ronmental risks, this chapter and others in the report find no logical or scientific support for this assumption.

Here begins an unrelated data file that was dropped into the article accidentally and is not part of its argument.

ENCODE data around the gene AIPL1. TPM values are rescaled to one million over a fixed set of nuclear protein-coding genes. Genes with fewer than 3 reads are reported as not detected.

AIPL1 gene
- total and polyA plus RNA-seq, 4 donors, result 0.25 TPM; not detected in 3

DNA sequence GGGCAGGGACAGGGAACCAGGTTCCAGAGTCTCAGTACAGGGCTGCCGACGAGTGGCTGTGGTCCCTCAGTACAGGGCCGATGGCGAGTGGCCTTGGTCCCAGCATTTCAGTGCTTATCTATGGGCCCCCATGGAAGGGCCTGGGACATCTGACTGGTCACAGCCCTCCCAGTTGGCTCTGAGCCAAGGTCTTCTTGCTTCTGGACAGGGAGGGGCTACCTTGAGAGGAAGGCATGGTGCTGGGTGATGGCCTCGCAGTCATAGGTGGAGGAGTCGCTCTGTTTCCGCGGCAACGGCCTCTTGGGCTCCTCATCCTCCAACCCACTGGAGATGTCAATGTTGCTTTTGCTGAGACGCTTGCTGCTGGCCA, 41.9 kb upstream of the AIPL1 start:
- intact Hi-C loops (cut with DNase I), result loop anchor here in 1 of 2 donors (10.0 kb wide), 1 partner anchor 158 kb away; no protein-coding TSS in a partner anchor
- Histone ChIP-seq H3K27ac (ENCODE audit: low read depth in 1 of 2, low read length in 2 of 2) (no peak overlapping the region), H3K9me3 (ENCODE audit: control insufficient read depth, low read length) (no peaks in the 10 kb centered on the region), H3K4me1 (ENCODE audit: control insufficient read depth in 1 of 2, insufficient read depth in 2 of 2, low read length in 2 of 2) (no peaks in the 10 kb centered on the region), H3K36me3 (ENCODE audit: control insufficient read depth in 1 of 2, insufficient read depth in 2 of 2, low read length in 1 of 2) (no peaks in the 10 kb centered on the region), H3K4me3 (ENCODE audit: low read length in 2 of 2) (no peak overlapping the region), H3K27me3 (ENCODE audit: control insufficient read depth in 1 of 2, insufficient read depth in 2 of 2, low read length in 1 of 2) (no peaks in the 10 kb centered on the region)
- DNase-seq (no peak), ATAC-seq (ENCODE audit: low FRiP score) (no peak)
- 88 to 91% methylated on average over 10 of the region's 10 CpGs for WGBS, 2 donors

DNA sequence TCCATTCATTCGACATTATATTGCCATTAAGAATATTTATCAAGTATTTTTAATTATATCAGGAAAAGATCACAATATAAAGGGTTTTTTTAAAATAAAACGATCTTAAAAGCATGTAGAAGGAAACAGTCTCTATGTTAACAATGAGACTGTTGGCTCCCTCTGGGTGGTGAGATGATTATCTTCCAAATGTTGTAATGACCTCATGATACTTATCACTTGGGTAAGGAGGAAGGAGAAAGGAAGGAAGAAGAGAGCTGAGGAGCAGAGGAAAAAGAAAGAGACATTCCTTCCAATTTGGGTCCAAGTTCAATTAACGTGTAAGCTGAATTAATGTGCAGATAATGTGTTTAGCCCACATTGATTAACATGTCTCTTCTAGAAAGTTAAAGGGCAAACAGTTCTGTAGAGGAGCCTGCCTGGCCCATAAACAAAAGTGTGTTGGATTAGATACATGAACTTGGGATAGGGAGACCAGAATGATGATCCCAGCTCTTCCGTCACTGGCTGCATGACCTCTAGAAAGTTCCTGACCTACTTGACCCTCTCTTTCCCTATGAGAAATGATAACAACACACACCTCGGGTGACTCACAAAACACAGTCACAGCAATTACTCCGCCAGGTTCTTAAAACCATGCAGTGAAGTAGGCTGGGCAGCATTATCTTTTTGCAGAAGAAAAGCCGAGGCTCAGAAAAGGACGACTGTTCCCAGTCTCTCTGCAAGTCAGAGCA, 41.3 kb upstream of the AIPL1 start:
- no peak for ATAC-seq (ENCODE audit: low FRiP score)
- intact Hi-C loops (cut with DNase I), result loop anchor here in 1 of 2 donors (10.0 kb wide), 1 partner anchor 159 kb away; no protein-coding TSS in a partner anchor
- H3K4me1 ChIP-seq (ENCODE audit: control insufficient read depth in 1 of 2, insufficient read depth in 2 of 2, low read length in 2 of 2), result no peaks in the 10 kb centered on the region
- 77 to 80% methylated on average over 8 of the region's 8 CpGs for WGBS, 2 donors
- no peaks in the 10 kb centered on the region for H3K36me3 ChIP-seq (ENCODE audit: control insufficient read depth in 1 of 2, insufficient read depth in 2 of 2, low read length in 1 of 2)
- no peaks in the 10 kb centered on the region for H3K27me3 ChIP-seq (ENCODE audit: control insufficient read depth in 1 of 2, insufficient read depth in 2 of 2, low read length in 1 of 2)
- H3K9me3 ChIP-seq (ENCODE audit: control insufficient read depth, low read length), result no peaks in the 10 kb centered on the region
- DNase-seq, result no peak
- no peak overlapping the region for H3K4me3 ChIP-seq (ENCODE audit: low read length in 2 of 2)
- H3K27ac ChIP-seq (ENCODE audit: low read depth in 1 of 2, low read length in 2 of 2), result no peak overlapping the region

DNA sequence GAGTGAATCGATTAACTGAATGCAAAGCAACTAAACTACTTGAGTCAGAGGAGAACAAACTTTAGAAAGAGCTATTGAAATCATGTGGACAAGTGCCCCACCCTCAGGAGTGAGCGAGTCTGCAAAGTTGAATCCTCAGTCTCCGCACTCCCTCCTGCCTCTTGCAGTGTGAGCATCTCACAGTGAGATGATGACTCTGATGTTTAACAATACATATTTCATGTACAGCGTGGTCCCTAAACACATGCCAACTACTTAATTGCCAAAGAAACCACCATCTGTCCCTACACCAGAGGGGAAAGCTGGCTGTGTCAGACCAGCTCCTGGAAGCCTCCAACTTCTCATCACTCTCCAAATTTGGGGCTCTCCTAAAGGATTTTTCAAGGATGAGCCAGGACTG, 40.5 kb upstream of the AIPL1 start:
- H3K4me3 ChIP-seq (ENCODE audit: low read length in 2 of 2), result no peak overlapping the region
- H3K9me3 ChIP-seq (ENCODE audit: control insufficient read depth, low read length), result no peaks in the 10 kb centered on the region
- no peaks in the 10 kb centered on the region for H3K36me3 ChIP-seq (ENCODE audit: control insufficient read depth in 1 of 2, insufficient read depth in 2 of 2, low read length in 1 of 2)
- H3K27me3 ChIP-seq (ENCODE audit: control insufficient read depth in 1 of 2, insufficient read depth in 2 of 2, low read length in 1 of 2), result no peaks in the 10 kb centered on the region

Environmental assessment of transgenic crops relies on risks associated with the transgenic variety being compared with multiple appropriate reference scenarios (ways to accomplish the same goal). For example, the risks associated with a transgenic herbicide-tolerant variety could be compared with risks of chemical weed management used on nontransgenic varieties, cultivation practices, crop rotations, and other approaches for weed management. This chapter ends by pointing out that there are a number of general approaches for formally examining a risk analysis to determine where errors could occur. These formal examinations could be helpful in assuring the rigor of the current system used for transgenic plants.

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